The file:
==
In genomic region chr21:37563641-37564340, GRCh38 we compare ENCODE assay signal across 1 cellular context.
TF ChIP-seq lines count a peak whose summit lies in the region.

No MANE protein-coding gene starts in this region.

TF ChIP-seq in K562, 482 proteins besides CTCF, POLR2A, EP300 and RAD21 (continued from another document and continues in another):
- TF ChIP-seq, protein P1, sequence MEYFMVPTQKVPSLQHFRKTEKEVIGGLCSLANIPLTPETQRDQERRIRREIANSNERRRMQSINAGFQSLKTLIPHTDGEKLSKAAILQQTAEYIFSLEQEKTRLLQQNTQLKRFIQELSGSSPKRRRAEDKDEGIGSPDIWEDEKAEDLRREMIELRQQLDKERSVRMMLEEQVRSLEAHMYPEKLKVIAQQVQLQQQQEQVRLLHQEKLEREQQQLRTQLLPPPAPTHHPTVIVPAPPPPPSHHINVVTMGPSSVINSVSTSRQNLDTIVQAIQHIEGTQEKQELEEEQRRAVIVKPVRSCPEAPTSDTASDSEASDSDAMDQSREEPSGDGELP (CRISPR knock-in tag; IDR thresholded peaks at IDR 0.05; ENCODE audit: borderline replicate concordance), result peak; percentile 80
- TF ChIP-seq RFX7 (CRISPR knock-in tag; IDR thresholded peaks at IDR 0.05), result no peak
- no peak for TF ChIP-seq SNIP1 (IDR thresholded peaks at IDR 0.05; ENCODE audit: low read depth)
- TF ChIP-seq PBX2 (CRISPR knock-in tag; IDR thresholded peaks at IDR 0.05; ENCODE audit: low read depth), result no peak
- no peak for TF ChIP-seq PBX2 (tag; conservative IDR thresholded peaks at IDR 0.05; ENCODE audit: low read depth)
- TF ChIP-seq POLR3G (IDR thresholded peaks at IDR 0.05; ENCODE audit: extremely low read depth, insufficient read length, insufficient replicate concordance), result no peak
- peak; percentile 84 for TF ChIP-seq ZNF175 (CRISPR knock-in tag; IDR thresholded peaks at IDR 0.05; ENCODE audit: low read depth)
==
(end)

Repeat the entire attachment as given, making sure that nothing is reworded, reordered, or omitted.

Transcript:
In genomic region chr21:37563641-37564340, GRCh38 we compare ENCODE assay signal across 1 cellular context.
TF ChIP-seq lines count a peak whose summit lies in the region.

No MANE protein-coding gene starts in this region.

TF ChIP-seq in K562, 482 proteins besides CTCF, POLR2A, EP300 and RAD21 (continued from another document and continues in another):
- TF ChIP-seq, protein P1, sequence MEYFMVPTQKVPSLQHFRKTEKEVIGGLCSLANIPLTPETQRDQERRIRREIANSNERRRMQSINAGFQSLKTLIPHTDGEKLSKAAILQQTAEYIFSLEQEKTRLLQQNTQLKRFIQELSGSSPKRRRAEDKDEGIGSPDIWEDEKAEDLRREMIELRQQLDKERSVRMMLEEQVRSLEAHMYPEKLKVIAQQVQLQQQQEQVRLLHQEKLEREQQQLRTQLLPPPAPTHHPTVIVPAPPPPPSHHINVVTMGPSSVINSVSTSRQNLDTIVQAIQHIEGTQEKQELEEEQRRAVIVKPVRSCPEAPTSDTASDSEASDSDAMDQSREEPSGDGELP (CRISPR knock-in tag; IDR thresholded peaks at IDR 0.05; ENCODE audit: borderline replicate concordance), result peak; percentile 80
- TF ChIP-seq RFX7 (CRISPR knock-in tag; IDR thresholded peaks at IDR 0.05), result no peak
- no peak for TF ChIP-seq SNIP1 (IDR thresholded peaks at IDR 0.05; ENCODE audit: low read depth)
- TF ChIP-seq PBX2 (CRISPR knock-in tag; IDR thresholded peaks at IDR 0.05; ENCODE audit: low read depth), result no peak
- no peak for TF ChIP-seq PBX2 (tag; conservative IDR thresholded peaks at IDR 0.05; ENCODE audit: low read depth)
- TF ChIP-seq POLR3G (IDR thresholded peaks at IDR 0.05; ENCODE audit: extremely low read depth, insufficient read length, insufficient replicate concordance), result no peak
- peak; percentile 84 for TF ChIP-seq ZNF175 (CRISPR knock-in tag; IDR thresholded peaks at IDR 0.05; ENCODE audit: low read depth)